Wednesday 10th February 2021
St Mark 8: 31 – 9:1
Then he began to teach them that the Son of Man must undergo great suffering, and be rejected by the elders, the chief priests, and the scribes, and be killed, and after three days rise again. He said all this quite openly. And Peter took him aside and began to rebuke him. But turning and looking at his disciples, he rebuked Peter and said, ‘Get behind me, Satan! For you are setting your mind not on divine things but on human things.’
He called the crowd with his disciples, and said to them, ‘If any want to become my followers, let them deny themselves and take up their cross and follow me. For those who want to save their life will lose it, and those who lose their life for my sake, and for the sake of the gospel, will save it. For what will it profit them to gain the whole world and forfeit their life? Indeed, what can they give in return for their life? Those who are ashamed of me and of my words in this adulterous and sinful generation, of them the Son of Man will also be ashamed when he comes in the glory of his Father with the holy angels.’ And he said to them, ‘Truly I tell you, there are some standing here who will not taste death until they see that the kingdom of God has come with power.’
Strong words in today’s reading; most of the time elders and ministers resist the temptation, no matter how fleeting, to address each other as “Satan”! To understand what is going on we have to move beyond our cosy understandings of the Cross. We see the Cross as part of the story, the means of our salvation, a heroic example of sacrifice (delete according to theological taste) and yet there is a more basic, and dangerous, understanding on which our various theologies rest.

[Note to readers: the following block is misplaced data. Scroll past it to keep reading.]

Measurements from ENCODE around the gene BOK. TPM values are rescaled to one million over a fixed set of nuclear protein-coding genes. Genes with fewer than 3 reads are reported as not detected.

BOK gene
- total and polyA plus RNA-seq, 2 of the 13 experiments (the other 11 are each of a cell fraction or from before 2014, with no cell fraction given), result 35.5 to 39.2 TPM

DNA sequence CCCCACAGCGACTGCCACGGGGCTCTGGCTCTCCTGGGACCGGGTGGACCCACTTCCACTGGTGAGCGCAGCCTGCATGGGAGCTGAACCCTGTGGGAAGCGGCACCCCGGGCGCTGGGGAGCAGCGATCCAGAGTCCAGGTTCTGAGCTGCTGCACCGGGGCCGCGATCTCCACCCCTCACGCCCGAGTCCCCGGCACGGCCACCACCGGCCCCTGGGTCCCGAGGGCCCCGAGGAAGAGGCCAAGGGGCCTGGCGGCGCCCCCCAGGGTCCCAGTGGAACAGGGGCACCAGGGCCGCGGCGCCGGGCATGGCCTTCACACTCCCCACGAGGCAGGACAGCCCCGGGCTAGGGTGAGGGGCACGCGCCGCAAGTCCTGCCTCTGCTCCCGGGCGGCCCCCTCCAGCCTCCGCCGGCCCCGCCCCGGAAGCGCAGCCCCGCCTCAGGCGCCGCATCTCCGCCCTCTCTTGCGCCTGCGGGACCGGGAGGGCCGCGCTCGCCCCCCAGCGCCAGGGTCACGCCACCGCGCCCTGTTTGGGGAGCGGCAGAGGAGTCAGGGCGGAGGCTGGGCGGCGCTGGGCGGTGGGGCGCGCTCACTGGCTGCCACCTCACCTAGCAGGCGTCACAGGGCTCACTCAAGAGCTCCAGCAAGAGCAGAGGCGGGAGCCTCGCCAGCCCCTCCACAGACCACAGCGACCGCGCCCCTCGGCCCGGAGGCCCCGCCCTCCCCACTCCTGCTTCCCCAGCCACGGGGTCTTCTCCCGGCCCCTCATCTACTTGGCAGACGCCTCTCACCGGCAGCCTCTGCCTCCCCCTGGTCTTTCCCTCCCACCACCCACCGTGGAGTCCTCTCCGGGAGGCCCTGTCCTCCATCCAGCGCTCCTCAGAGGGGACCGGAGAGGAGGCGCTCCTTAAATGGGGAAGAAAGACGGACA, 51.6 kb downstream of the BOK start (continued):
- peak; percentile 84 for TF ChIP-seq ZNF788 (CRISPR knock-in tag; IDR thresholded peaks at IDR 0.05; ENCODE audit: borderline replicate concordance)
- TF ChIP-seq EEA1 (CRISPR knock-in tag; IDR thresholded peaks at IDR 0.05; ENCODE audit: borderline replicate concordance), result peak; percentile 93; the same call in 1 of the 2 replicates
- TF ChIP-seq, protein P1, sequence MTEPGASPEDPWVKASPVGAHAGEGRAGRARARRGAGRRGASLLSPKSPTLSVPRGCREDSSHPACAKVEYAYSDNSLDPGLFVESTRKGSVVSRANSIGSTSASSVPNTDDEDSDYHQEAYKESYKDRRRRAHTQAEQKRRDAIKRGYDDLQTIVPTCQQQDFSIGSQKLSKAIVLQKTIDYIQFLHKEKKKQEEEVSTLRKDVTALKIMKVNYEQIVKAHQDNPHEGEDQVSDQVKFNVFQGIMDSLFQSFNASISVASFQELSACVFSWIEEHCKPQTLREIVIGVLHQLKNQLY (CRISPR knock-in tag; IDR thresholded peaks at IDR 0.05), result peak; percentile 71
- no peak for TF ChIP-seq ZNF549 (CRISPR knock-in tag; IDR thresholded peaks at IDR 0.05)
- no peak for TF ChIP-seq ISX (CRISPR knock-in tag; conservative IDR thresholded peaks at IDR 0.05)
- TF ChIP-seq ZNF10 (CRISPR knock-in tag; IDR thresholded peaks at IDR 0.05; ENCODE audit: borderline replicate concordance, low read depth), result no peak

A Jew in first Century Palestine would only have understood the Cross as Roman oppression. Those who were crucified were rebels who resisted the Empire. They wanted to overthrow Roman occupiers and return to being an independent country. They remembered the Maccabees who had driven the Greeks out and longed to do the same with the Romans.
Jesus’ call to take up one’s cross would have been heard as a call to resist the might of Rome – and to be ready to bear the consequences. No wonder Peter told Jesus off – this was dangerous talk and they’d all end up on crosses if that continued.
Nowadays most of us tend not to see the cost of discipleship to be about resistance to empire (after all many have a sneaking regard for the British empire) or about standing up to oppression (we’re not oppressed in Britain are we?) Yet I wonder what taking Jesus’ words at face value might do for our understanding of discipleship. Resisting the empire now might mean asserting that Black lives do, indeed, matter as they are endangered by racist people, systems and policies. It might mean looking at the hidden-in-plain-sight imperial systems all around us – from imperial loot in our museums to unjust immigration controls; from unimaginable wealth of our cities and institutions generated by slavery to the debates around Brexit.
Like Satan, the temptation to gloss over imperial evil must be put behind us.
before you all empires must fall,
all tyranny be overthrown,
all injustice put right;
open our eyes to the true cost of following you,
open our minds to the imperial legacy of our lands,
hidden in plain sight around us,
that we may truly take up our cross,
and resist the might of emperor and usurper,
so that your people might be free.